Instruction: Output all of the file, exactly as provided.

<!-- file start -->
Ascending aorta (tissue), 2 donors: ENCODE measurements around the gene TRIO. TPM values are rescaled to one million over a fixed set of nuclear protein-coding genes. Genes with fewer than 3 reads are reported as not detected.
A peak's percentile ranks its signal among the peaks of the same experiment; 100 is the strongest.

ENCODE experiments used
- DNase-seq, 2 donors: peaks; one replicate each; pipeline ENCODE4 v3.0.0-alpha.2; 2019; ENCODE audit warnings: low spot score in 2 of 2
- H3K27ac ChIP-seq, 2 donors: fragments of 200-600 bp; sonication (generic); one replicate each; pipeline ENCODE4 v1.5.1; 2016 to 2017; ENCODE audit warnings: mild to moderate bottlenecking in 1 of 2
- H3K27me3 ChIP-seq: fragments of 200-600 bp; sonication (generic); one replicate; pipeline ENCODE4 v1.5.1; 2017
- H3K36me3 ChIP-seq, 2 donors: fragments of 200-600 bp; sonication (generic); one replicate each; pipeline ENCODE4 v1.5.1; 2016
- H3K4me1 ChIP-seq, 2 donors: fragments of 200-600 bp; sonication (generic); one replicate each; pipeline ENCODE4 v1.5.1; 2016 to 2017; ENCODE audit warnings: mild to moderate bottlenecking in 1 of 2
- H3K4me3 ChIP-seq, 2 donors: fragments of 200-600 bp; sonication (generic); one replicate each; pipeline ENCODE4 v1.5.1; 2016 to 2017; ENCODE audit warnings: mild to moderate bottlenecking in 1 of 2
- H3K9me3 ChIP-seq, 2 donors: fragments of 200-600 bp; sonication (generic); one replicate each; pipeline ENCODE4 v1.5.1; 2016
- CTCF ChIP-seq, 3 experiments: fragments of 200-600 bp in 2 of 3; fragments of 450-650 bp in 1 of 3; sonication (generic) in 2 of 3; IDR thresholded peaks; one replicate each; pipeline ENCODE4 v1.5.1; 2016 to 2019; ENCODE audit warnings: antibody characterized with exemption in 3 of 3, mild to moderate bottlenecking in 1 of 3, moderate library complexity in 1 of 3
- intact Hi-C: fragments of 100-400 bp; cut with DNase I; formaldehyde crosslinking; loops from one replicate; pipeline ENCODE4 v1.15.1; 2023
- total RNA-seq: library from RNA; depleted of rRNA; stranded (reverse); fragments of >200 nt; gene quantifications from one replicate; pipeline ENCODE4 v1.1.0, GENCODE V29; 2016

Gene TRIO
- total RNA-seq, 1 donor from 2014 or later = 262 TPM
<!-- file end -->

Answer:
Ascending aorta (tissue), 2 donors: ENCODE measurements around the gene TRIO. TPM values are rescaled to one million over a fixed set of nuclear protein-coding genes. Genes with fewer than 3 reads are reported as not detected.
A peak's percentile ranks its signal among the peaks of the same experiment; 100 is the strongest.

ENCODE experiments used
- DNase-seq, 2 donors: peaks; one replicate each; pipeline ENCODE4 v3.0.0-alpha.2; 2019; ENCODE audit warnings: low spot score in 2 of 2
- H3K27ac ChIP-seq, 2 donors: fragments of 200-600 bp; sonication (generic); one replicate each; pipeline ENCODE4 v1.5.1; 2016 to 2017; ENCODE audit warnings: mild to moderate bottlenecking in 1 of 2
- H3K27me3 ChIP-seq: fragments of 200-600 bp; sonication (generic); one replicate; pipeline ENCODE4 v1.5.1; 2017
- H3K36me3 ChIP-seq, 2 donors: fragments of 200-600 bp; sonication (generic); one replicate each; pipeline ENCODE4 v1.5.1; 2016
- H3K4me1 ChIP-seq, 2 donors: fragments of 200-600 bp; sonication (generic); one replicate each; pipeline ENCODE4 v1.5.1; 2016 to 2017; ENCODE audit warnings: mild to moderate bottlenecking in 1 of 2
- H3K4me3 ChIP-seq, 2 donors: fragments of 200-600 bp; sonication (generic); one replicate each; pipeline ENCODE4 v1.5.1; 2016 to 2017; ENCODE audit warnings: mild to moderate bottlenecking in 1 of 2
- H3K9me3 ChIP-seq, 2 donors: fragments of 200-600 bp; sonication (generic); one replicate each; pipeline ENCODE4 v1.5.1; 2016
- CTCF ChIP-seq, 3 experiments: fragments of 200-600 bp in 2 of 3; fragments of 450-650 bp in 1 of 3; sonication (generic) in 2 of 3; IDR thresholded peaks; one replicate each; pipeline ENCODE4 v1.5.1; 2016 to 2019; ENCODE audit warnings: antibody characterized with exemption in 3 of 3, mild to moderate bottlenecking in 1 of 3, moderate library complexity in 1 of 3
- intact Hi-C: fragments of 100-400 bp; cut with DNase I; formaldehyde crosslinking; loops from one replicate; pipeline ENCODE4 v1.15.1; 2023
- total RNA-seq: library from RNA; depleted of rRNA; stranded (reverse); fragments of >200 nt; gene quantifications from one replicate; pipeline ENCODE4 v1.1.0, GENCODE V29; 2016

Gene TRIO
- total RNA-seq, 1 donor from 2014 or later = 262 TPM